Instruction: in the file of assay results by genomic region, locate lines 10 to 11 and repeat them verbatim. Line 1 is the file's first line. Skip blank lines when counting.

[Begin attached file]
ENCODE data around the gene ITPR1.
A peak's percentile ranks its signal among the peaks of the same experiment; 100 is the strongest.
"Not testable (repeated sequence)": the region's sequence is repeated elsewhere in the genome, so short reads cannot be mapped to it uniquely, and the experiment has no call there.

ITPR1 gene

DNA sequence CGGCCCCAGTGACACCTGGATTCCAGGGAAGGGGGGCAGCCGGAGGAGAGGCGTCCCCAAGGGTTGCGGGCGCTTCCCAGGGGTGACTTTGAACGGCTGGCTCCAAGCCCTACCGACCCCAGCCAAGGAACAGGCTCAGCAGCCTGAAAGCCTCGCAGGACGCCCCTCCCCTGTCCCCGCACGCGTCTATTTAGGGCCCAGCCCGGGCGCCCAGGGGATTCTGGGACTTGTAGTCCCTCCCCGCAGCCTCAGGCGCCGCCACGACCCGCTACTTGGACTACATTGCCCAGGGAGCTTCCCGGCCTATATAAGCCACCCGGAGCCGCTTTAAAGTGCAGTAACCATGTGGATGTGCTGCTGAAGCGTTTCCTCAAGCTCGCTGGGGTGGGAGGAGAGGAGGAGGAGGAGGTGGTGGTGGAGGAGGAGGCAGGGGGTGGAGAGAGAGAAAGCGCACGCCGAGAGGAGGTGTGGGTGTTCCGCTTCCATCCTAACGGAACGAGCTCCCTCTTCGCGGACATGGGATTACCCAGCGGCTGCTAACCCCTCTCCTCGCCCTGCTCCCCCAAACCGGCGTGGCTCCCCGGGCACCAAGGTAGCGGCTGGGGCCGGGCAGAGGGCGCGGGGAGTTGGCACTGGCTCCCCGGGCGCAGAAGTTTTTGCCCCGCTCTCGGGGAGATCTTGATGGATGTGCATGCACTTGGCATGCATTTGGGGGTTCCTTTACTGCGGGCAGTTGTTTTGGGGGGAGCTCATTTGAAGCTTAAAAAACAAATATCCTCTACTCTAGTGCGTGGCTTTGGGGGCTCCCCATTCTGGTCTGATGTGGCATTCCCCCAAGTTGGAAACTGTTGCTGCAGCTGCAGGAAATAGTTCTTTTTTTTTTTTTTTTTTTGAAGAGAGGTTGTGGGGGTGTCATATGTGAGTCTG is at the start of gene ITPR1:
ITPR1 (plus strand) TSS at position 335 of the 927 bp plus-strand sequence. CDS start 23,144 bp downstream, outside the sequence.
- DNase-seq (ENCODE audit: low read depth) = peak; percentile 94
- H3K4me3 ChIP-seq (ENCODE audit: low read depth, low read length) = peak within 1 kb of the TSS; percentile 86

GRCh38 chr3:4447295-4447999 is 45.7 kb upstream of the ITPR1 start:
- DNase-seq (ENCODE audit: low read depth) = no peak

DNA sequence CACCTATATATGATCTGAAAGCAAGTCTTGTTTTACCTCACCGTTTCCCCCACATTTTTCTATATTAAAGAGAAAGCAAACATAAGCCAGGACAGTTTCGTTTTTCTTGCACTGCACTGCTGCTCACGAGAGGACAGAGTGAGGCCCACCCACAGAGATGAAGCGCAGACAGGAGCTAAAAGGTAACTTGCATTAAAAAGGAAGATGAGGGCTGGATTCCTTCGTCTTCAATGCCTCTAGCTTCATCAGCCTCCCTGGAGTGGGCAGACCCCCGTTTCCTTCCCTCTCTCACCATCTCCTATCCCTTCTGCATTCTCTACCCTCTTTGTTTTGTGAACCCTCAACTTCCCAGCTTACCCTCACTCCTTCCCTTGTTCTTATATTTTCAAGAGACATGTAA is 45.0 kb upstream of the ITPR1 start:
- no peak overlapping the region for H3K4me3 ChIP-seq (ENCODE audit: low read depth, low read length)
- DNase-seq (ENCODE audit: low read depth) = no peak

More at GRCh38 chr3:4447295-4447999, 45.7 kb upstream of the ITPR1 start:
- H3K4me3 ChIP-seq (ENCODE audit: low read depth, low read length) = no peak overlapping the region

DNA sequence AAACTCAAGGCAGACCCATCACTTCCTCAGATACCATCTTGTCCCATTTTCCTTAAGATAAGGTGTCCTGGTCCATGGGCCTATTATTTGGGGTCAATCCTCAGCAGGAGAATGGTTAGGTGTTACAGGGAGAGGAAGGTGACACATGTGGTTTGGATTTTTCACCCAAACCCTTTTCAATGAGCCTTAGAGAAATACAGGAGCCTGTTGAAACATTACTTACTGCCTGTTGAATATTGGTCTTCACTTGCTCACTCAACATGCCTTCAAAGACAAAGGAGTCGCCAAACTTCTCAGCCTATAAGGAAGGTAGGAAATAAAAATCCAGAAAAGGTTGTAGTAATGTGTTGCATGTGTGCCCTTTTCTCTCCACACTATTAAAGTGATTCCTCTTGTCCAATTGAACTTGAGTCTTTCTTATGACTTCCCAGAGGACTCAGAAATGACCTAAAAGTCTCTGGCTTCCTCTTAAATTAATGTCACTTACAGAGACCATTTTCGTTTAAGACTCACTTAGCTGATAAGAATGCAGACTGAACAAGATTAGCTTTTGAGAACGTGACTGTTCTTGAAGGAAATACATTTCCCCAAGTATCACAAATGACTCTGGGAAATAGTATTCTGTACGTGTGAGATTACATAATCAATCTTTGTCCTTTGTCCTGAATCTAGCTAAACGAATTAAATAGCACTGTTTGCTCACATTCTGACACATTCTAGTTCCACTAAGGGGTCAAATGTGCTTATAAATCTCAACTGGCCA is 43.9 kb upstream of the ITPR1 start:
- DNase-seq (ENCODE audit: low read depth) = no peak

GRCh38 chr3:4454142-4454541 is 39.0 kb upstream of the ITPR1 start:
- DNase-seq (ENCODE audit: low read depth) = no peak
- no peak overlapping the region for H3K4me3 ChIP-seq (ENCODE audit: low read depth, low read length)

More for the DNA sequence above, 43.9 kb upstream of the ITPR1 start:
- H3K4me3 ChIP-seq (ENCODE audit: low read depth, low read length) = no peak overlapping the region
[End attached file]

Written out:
- DNase-seq (ENCODE audit: low read depth) = no peak

DNA sequence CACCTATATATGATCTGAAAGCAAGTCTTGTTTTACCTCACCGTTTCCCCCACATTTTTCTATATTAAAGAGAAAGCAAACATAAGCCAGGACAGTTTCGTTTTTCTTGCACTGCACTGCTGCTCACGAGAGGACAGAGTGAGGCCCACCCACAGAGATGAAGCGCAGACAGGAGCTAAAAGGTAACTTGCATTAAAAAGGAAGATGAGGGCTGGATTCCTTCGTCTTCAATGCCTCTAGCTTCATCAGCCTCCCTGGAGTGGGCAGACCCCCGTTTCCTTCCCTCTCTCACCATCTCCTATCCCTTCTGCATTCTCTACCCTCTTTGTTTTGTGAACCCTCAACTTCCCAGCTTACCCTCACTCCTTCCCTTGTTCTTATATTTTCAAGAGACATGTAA is 45.0 kb upstream of the ITPR1 start: